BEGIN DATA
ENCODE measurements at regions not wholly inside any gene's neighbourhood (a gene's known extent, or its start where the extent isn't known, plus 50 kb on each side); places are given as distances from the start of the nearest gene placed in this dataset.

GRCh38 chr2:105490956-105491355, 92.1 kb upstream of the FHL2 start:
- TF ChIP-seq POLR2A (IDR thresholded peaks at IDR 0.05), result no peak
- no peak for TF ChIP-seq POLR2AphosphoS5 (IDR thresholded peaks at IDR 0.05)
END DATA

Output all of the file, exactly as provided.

ENCODE measurements at regions not wholly inside any gene's neighbourhood (a gene's known extent, or its start where the extent isn't known, plus 50 kb on each side); places are given as distances from the start of the nearest gene placed in this dataset.

GRCh38 chr2:105490956-105491355, 92.1 kb upstream of the FHL2 start:
- TF ChIP-seq POLR2A (IDR thresholded peaks at IDR 0.05), result no peak
- no peak for TF ChIP-seq POLR2AphosphoS5 (IDR thresholded peaks at IDR 0.05)